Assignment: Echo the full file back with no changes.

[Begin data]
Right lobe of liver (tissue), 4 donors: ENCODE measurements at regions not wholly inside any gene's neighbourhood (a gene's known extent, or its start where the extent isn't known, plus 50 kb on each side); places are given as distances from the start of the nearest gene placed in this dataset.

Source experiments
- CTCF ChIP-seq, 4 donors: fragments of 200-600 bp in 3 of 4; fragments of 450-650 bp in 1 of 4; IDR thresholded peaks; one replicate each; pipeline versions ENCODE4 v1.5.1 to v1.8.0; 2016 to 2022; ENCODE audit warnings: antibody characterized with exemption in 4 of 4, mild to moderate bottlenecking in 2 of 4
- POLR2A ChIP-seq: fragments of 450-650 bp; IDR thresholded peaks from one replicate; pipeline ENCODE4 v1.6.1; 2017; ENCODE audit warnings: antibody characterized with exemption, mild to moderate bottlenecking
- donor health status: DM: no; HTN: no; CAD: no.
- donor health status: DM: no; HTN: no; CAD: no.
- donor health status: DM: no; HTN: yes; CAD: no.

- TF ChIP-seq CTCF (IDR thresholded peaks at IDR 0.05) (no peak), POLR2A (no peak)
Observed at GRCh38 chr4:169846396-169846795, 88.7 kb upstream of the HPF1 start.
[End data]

Right lobe of liver (tissue), 4 donors: ENCODE measurements at regions not wholly inside any gene's neighbourhood (a gene's known extent, or its start where the extent isn't known, plus 50 kb on each side); places are given as distances from the start of the nearest gene placed in this dataset.

Source experiments
- CTCF ChIP-seq, 4 donors: fragments of 200-600 bp in 3 of 4; fragments of 450-650 bp in 1 of 4; IDR thresholded peaks; one replicate each; pipeline versions ENCODE4 v1.5.1 to v1.8.0; 2016 to 2022; ENCODE audit warnings: antibody characterized with exemption in 4 of 4, mild to moderate bottlenecking in 2 of 4
- POLR2A ChIP-seq: fragments of 450-650 bp; IDR thresholded peaks from one replicate; pipeline ENCODE4 v1.6.1; 2017; ENCODE audit warnings: antibody characterized with exemption, mild to moderate bottlenecking
- donor health status: DM: no; HTN: no; CAD: no.
- donor health status: DM: no; HTN: no; CAD: no.
- donor health status: DM: no; HTN: yes; CAD: no.

- TF ChIP-seq CTCF (IDR thresholded peaks at IDR 0.05) (no peak), POLR2A (no peak)
Observed at GRCh38 chr4:169846396-169846795, 88.7 kb upstream of the HPF1 start.